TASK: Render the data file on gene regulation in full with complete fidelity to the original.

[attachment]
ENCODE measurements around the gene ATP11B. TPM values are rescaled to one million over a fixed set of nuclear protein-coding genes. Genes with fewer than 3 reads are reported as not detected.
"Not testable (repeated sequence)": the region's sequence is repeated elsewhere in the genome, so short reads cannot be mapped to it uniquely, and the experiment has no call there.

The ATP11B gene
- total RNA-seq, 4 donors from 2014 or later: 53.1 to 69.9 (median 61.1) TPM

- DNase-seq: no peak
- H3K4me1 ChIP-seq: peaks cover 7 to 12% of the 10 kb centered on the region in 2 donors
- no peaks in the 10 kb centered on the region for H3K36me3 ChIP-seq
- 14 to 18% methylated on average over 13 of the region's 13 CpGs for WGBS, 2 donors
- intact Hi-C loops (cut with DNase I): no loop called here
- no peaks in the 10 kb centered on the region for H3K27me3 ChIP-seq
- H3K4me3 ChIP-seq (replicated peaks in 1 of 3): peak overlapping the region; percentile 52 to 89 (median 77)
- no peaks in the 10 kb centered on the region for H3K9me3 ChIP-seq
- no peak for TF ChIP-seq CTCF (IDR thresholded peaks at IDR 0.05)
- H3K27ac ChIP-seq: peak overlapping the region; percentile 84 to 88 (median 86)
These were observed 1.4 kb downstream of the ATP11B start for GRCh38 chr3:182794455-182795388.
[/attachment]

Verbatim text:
ENCODE measurements around the gene ATP11B. TPM values are rescaled to one million over a fixed set of nuclear protein-coding genes. Genes with fewer than 3 reads are reported as not detected.
"Not testable (repeated sequence)": the region's sequence is repeated elsewhere in the genome, so short reads cannot be mapped to it uniquely, and the experiment has no call there.

The ATP11B gene
- total RNA-seq, 4 donors from 2014 or later: 53.1 to 69.9 (median 61.1) TPM

- DNase-seq: no peak
- H3K4me1 ChIP-seq: peaks cover 7 to 12% of the 10 kb centered on the region in 2 donors
- no peaks in the 10 kb centered on the region for H3K36me3 ChIP-seq
- 14 to 18% methylated on average over 13 of the region's 13 CpGs for WGBS, 2 donors
- intact Hi-C loops (cut with DNase I): no loop called here
- no peaks in the 10 kb centered on the region for H3K27me3 ChIP-seq
- H3K4me3 ChIP-seq (replicated peaks in 1 of 3): peak overlapping the region; percentile 52 to 89 (median 77)
- no peaks in the 10 kb centered on the region for H3K9me3 ChIP-seq
- no peak for TF ChIP-seq CTCF (IDR thresholded peaks at IDR 0.05)
- H3K27ac ChIP-seq: peak overlapping the region; percentile 84 to 88 (median 86)
These were observed 1.4 kb downstream of the ATP11B start for GRCh38 chr3:182794455-182795388.